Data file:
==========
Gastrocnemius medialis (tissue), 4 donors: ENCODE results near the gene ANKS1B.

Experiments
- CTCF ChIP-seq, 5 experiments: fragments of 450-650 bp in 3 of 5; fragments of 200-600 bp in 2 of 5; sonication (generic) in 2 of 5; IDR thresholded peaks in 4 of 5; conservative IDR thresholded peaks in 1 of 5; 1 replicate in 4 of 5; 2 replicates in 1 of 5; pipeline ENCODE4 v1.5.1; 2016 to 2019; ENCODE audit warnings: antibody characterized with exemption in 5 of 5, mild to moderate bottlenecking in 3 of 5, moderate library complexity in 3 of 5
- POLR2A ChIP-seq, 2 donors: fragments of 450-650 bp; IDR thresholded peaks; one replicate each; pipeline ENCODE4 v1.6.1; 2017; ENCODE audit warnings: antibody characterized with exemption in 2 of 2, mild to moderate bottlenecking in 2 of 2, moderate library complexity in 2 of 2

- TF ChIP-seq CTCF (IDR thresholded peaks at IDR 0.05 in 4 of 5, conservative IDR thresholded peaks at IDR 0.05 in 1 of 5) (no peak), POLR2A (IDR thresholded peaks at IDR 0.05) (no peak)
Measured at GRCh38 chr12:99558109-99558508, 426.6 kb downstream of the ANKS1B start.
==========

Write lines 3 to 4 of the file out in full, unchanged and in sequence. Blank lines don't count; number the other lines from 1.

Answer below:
- CTCF ChIP-seq, 5 experiments: fragments of 450-650 bp in 3 of 5; fragments of 200-600 bp in 2 of 5; sonication (generic) in 2 of 5; IDR thresholded peaks in 4 of 5; conservative IDR thresholded peaks in 1 of 5; 1 replicate in 4 of 5; 2 replicates in 1 of 5; pipeline ENCODE4 v1.5.1; 2016 to 2019; ENCODE audit warnings: antibody characterized with exemption in 5 of 5, mild to moderate bottlenecking in 3 of 5, moderate library complexity in 3 of 5
- POLR2A ChIP-seq, 2 donors: fragments of 450-650 bp; IDR thresholded peaks; one replicate each; pipeline ENCODE4 v1.6.1; 2017; ENCODE audit warnings: antibody characterized with exemption in 2 of 2, mild to moderate bottlenecking in 2 of 2, moderate library complexity in 2 of 2